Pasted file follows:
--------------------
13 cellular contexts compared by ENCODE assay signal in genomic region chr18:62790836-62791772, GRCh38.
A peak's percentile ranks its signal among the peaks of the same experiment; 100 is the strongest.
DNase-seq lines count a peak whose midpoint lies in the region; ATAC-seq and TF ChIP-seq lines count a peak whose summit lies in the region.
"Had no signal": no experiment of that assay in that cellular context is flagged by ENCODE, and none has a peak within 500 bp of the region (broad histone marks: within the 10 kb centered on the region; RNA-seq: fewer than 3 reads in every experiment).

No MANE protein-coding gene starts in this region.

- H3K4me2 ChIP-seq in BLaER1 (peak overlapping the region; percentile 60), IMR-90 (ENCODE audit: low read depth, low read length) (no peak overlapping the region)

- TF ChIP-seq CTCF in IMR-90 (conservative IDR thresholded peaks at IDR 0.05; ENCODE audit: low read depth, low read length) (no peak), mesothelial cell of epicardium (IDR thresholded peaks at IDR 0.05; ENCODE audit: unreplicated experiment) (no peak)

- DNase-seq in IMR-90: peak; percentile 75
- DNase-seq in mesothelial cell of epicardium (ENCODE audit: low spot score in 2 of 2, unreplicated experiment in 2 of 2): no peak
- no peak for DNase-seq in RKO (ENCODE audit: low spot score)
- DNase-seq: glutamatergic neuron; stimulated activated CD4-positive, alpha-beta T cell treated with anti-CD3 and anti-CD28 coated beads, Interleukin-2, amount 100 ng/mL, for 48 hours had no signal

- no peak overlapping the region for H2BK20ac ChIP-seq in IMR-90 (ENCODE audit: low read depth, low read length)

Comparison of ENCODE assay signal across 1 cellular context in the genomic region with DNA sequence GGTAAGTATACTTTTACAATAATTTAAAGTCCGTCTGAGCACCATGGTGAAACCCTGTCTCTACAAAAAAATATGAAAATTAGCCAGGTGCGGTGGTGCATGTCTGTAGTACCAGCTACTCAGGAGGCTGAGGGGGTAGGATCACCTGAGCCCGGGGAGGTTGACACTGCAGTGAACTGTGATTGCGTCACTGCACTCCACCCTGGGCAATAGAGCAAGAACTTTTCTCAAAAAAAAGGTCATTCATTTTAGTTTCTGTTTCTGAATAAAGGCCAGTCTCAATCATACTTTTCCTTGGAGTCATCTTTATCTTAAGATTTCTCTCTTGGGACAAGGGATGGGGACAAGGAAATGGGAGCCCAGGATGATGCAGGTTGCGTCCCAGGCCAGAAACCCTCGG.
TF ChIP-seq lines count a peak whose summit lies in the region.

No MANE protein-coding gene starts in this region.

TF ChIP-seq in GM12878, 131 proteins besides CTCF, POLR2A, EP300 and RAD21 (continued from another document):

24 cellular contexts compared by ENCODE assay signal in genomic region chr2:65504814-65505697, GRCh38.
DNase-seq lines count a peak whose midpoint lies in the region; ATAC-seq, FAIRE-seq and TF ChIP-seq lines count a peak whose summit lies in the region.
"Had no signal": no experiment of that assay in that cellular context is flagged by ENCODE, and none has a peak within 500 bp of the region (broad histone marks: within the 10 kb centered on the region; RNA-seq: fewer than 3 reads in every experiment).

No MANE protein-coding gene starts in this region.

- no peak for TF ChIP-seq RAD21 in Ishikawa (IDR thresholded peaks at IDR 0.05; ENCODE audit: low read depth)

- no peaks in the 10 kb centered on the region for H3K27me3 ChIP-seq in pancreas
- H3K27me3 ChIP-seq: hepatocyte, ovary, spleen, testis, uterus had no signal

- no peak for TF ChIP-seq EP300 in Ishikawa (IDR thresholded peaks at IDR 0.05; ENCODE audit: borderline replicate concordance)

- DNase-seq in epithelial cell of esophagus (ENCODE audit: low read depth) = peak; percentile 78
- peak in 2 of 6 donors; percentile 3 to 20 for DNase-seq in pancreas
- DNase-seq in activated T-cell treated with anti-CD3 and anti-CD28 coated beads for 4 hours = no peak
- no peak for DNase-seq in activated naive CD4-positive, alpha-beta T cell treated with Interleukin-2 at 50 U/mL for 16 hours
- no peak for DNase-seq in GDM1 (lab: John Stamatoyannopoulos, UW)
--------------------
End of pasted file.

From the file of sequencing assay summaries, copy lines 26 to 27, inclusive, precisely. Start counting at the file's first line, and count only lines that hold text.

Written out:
- peak in 2 of 6 donors; percentile 3 to 20 for DNase-seq in pancreas
- DNase-seq in activated T-cell treated with anti-CD3 and anti-CD28 coated beads for 4 hours = no peak